We've got two new provisions to the Code of Virginia as of this last legislative session which create a perpetual, non-reverting fund to facilitate the remediation of property impacted by the use of "Defective Drywall" in residential construction.  This fund will be administered by the Virginia Resources Authority and the Department of Housing and Community Development ("DHCD"). 

If you are an owner or operator of affordable rental housing (property with four or more units), it might be worth noting that the General Assembly has just restricted your local real estate tax assessor's discretion to value your property to one method.   Senator Whipple, apparently at the request of the Virginia Housing Commission, patroned a bill passed by both houses this session to amend Section 58.1-3295, requiring localities to assess real property being operated as affordable rental housing solely via the income valuation approach.  Presumably, the reason for this was that local assessors have been trying to tax committed affordable rental housing (i.e. housing that is legally bound to remain and operate as affordable housing at limited rents), at rates that do not reflect these income stream restrictions, by using methods to determine fair market value other than the income approach.

In what appears to be an effort to allow localities to provide additional incentives to redevelop certain areas or sites, both houses of the General Assembly have voted to modify Section 15.2-2316.2 of the Code of Virginia, better known as the "TDR Statute" (inclusive of Section 15.2-2316.1 as well).  Previously, transferable development rights ("TDRs") severed from a "sending" site or area could only be equal to the TDRs permitted to be attached to the "receiving" site.  The modification now allows TDRs transferred to receiving sites to be greater than those severed from the sending sites.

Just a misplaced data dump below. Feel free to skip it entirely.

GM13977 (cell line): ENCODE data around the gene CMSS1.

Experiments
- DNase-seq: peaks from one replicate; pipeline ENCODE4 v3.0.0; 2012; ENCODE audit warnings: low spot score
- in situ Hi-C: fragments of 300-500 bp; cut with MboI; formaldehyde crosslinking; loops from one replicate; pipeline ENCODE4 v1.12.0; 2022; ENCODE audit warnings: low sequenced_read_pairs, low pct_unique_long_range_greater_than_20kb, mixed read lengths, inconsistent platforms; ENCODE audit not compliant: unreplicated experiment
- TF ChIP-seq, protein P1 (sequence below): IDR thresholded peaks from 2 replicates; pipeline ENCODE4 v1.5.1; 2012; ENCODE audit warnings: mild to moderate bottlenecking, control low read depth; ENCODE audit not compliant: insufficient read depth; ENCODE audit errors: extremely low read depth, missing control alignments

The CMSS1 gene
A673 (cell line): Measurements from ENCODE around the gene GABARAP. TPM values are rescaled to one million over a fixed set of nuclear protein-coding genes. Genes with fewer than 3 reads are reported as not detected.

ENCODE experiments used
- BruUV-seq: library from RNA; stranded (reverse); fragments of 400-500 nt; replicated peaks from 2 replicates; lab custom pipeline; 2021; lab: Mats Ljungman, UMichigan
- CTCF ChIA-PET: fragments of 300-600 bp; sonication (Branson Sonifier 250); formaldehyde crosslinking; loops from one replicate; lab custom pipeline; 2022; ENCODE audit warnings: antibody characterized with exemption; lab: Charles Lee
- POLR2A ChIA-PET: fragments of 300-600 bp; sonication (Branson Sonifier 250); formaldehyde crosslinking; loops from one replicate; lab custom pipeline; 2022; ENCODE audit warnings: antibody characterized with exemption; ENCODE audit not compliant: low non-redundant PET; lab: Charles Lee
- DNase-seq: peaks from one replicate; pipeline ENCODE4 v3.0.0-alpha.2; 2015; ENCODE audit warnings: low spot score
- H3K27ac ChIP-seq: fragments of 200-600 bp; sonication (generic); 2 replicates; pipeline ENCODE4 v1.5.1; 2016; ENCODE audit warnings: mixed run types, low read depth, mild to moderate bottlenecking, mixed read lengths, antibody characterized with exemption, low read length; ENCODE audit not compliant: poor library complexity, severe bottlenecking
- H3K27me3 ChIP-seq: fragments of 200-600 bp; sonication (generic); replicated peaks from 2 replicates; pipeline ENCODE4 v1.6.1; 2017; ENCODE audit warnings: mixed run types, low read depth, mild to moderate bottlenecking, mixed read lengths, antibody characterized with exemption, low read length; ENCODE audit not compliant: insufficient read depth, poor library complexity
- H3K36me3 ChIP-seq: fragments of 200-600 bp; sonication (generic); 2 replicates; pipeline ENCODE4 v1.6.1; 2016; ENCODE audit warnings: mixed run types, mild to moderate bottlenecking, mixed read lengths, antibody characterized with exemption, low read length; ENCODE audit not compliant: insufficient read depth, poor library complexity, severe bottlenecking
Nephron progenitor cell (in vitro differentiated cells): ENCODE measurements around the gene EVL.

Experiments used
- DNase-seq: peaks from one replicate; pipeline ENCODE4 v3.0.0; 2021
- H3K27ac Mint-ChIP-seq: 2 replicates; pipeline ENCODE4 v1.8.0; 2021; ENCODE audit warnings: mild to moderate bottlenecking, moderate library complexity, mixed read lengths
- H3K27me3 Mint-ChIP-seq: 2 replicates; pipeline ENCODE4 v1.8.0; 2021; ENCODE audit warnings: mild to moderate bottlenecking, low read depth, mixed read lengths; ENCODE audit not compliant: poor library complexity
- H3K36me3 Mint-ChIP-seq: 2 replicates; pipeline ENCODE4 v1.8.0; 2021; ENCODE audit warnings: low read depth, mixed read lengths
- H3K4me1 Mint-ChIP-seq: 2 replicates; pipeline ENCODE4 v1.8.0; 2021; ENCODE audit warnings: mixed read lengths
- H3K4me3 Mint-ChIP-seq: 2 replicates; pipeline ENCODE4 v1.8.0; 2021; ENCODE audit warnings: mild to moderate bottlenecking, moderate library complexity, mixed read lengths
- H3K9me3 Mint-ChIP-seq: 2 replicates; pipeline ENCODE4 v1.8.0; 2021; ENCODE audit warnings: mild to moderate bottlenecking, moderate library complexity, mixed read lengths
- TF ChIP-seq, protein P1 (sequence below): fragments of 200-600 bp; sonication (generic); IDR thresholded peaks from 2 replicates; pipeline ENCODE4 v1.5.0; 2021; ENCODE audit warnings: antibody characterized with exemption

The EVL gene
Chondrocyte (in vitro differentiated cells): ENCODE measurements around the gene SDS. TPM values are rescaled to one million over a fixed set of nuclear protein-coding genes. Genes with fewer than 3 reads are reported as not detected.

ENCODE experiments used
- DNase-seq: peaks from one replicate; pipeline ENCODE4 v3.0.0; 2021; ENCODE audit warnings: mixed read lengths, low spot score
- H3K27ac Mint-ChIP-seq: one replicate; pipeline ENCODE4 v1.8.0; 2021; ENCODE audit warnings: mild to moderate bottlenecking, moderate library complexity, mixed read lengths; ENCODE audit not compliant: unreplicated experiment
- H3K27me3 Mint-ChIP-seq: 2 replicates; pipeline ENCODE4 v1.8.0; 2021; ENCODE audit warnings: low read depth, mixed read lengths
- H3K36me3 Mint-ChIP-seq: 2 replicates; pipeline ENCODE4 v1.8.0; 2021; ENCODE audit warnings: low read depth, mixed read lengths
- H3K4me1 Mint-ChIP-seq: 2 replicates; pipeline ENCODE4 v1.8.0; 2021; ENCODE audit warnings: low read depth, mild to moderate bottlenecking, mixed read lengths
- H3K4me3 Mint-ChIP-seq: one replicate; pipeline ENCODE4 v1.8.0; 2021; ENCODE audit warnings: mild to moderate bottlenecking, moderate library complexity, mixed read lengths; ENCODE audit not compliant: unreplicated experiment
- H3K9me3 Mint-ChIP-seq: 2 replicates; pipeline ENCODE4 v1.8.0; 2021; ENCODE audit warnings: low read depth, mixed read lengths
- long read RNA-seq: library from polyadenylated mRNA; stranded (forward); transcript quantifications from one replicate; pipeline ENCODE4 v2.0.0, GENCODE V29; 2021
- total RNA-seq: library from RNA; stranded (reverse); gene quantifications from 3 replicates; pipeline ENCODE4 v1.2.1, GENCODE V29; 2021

Can you imagine going to your local zoning office, asking for a formal determination from the Zoning Administrator as to whether you are permitted to build a building on your property, receiving a formal written determination that you may do so legally, providing the written opinion to your bank who then provides the financing, then paying for and constructing the building, only to be notified thereafter by the locality that they have either changed their mind or have decided to rezone your property without your consent in the interim?  You complain that you were told by the locality that you could build the building, but all you get is "Sorry, we've decided you can't do that after all."

With well over two thousand bills filed for this session, I was curious to see what our local urban delegates and senators have chief-patroned this year.  So here's what they're up to:

Delegate Brink has patroned HB 1260, which proposes that the Uniform Statewide Building Code should also apply to buildings or structures built on state-owned property and that the Department of General Services would act as the building official for all such buildings.  He has also patroned HB 1314 which contemplates providing financial incentives equal to twenty percent of delinquent taxes collected by tax collectors, chargeable to the taxpayer in addition to the amount of the delinquent taxes.